اثرات پیاده سازی RFID بر کاهش بی دقتی موجودی در زنجیره تامین چند مرحله ای
|کد مقاله||سال انتشار||مقاله انگلیسی||ترجمه فارسی||تعداد کلمات|
|830||2012||8 صفحه PDF||سفارش دهید||7770 کلمه|
Publisher : Elsevier - Science Direct (الزویر - ساینس دایرکت)
Journal : International Journal of Production Economics, Volume 139, Issue 2, October 2012, Pages 634–641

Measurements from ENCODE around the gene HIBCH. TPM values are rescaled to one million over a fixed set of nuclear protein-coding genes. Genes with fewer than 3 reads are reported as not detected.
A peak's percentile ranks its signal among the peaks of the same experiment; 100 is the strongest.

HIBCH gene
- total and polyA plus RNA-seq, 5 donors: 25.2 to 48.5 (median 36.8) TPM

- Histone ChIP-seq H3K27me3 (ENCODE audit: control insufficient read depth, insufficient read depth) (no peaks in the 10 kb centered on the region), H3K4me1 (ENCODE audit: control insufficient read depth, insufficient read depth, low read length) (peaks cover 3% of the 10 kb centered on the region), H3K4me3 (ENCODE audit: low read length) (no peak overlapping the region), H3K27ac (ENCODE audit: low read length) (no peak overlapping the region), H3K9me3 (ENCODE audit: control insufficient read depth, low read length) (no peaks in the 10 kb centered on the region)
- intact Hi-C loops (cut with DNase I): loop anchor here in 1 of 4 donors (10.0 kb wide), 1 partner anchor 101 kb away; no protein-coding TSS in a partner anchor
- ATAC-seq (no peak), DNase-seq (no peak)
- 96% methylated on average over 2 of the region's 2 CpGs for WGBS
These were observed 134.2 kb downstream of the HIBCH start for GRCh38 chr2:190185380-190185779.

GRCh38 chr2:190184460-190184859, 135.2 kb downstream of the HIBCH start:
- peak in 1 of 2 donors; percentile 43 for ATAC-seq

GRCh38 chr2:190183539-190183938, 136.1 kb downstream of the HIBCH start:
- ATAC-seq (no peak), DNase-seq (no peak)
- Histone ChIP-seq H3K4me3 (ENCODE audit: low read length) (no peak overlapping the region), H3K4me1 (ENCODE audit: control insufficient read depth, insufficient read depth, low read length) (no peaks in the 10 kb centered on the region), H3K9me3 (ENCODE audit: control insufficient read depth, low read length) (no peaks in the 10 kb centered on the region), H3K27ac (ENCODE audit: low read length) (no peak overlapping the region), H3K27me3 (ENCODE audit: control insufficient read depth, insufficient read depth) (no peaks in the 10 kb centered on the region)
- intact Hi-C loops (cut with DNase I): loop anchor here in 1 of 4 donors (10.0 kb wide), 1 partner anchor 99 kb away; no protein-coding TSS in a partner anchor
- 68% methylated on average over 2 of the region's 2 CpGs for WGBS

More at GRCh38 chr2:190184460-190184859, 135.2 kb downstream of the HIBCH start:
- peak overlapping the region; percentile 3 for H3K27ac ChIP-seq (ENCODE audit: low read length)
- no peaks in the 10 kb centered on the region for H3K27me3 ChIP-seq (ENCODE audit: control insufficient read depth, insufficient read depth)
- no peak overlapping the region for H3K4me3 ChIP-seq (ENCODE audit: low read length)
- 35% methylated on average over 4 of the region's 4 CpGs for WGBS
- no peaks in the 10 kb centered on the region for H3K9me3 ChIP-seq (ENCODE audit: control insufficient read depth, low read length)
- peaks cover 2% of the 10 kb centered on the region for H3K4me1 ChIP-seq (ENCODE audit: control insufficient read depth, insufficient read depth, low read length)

Mismatch of inventory information between the reality and what is on the record of information systems has been generally accepted as inventory inaccuracy. Its financial impacts go beyond the cost of direct inventory loss at each stage of the supply chain. The discrepancy also results in increasing holding and shortage cost because information distortion propagates along the supply chain. With the growing emphasis on responsiveness and cost of inventory, inventory inaccuracy has become a critical hurdle to achieve high performance supply chains. The emergence of RFID technology offers a possible solution to alleviate the growing cost of inventory inaccuracy. However, differs from tangible justification based on shrinkage reduction, adoption of RFID technology has to be justified with improvement in intangible information flow. The objective of this paper is to present a systematic approach with analytical models to quantify the extent of saving from timely information as well as reduction in information distortion and its amplification. With the increasing dynamic and complexity of global supply chain, this paper may shed some new light on framing the discussion of investing in RFID technology.